The story of Kalaripayattu today
|The ‘mother of all martial arts’ is at risk of getting corrupted|
Losing battle?:Kalari is being misrepresented in the popular media as a martial art form with dance moves in it, feels Krishna Prathap, an expert.BANGALORE: At a time when India is witnessing a revival of ancient forms of art like classical dance and yoga, there are others which are striving to stay alive. Kalaripayattu, originating from Kerala, is one such form ofmartial art.
If not anything else, Kalari, which is often referred to as the mother of all martial arts, runs the risk of getting corrupted due to contemporisation.
Krishna Prathap, a second-generation Kalari instructor who migrated from Kerala to Bangalore to teach the art, says the art is being misrepresented in the popular media as a martial art form with dance moves in it. “Kalari is 3,000 years old. Many martial art forms like Shaolin are influenced by Kalari,” he says, defending the art.
Learners of Kalari make a beginning with warm-up exercises, followed by intense body movements, after which they progress to movements with the wooden stick, the metal and finally unarmed combat. It is said that it takes nothing less than 15 years to reach the final stage.
When asked why people choose Kalari over the gym or yoga, the master says Kalari offers yoga, meditation and relaxation along with self-defence techniques, which explains why 75 per cent of his class consists of IT professionals.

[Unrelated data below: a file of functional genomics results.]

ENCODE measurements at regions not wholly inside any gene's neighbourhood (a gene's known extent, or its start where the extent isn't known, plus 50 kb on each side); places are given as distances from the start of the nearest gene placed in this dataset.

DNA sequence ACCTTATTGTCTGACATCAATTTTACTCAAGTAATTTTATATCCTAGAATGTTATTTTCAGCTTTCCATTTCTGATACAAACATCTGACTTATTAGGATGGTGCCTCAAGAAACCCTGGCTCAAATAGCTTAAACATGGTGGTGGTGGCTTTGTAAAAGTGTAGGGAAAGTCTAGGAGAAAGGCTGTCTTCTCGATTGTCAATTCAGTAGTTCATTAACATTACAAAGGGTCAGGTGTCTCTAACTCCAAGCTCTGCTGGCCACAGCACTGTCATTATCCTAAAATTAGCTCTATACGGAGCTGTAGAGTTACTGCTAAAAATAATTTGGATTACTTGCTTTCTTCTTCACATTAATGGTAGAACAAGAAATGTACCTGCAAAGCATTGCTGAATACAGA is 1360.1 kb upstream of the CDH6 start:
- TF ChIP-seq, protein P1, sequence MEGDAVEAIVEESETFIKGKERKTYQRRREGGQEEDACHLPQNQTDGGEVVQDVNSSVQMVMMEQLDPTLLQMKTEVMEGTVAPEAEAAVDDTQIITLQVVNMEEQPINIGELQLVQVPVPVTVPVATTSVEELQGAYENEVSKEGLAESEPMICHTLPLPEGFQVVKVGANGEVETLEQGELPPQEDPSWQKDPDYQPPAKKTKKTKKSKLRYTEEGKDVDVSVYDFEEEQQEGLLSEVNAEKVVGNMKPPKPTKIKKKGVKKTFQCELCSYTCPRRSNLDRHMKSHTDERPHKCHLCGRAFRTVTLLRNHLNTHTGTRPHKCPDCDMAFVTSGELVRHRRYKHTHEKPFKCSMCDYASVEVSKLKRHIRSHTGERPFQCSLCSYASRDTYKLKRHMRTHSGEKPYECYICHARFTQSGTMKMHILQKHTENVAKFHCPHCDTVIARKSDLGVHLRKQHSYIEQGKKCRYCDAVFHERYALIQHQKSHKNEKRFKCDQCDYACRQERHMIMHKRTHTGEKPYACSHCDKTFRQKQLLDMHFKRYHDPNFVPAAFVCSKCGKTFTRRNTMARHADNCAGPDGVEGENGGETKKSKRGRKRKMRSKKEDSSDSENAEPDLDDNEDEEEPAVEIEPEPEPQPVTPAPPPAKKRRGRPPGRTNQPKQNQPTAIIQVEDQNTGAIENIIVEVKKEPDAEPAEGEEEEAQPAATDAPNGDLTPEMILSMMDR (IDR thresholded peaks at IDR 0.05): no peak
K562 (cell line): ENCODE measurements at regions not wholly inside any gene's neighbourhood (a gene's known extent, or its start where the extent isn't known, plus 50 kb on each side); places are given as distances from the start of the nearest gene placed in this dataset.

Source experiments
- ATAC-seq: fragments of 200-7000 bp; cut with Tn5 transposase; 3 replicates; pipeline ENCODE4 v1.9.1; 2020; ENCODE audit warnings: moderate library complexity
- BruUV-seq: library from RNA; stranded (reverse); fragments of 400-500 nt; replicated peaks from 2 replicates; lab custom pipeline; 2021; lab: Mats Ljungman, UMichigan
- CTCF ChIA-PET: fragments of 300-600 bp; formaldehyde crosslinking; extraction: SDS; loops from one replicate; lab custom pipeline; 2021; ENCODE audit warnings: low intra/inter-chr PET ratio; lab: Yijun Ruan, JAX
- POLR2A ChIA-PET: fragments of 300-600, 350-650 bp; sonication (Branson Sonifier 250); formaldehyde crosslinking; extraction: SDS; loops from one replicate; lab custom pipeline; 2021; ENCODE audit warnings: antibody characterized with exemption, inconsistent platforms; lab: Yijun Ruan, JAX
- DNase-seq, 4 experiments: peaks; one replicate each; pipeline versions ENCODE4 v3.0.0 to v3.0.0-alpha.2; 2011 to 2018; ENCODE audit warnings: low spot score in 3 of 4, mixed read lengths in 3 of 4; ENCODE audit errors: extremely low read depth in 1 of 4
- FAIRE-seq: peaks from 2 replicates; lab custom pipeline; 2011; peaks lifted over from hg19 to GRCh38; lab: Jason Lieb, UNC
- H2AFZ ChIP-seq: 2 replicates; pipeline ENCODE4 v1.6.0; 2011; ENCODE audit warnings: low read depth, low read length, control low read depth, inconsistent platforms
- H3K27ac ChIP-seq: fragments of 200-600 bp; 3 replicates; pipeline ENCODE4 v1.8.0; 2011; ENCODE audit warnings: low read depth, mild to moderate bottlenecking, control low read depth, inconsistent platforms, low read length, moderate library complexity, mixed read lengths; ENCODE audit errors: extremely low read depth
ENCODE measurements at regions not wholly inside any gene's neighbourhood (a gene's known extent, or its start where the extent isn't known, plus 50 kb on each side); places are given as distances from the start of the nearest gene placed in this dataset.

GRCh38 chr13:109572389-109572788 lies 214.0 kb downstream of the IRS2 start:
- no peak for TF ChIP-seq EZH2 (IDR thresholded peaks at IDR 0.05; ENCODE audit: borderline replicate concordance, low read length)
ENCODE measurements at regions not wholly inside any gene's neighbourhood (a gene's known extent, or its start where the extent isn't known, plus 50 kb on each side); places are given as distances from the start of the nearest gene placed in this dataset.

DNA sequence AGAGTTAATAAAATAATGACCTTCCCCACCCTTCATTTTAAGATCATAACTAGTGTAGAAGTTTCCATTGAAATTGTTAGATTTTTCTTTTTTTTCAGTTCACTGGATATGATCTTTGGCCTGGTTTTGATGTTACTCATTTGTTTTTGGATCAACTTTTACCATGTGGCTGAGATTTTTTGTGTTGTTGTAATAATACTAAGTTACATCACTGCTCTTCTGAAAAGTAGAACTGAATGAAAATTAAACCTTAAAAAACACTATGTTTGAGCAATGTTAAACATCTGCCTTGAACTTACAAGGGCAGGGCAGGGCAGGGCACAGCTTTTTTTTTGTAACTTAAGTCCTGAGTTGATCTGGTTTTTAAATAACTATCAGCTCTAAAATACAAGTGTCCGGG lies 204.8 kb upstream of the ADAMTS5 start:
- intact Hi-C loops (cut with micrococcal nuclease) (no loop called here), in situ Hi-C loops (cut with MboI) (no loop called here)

One such learner is Mayank Rungta, a software engineer from Rajasthan. “I did not know about Kalari before I shifted to Bangalore. After taking these classes, I feel agile, flexible and rejuvenated,” says the young techie who has been learning the art for three years, as he gets ready to leave on his bicycle after a long Kalari session. Prathap also has an anecdote to share, and a bitter one at that.
“When we were performing in the T20 Champions League along with Chinese artists, the broadcasters decided to focus only on the Chinese. Was this because they were foreigners?” he asks, stressing on the need to spread awareness on traditional art forms rather than foreign ones.
Prathap currently holds classes in the National Games Village Rangamandira Hall and the Indian Heritage Academy in Koramangala, and in Doddakalasandra on Kanakapura Road.
Those interested in learning Kalaripayattu, and are between six and 55 years of age, can contact Krishna Prathap on 09448482643, send a mail to him on email@example.com/ firstname.lastname@example.org or visit http://www.kalaripayattubangalore.com.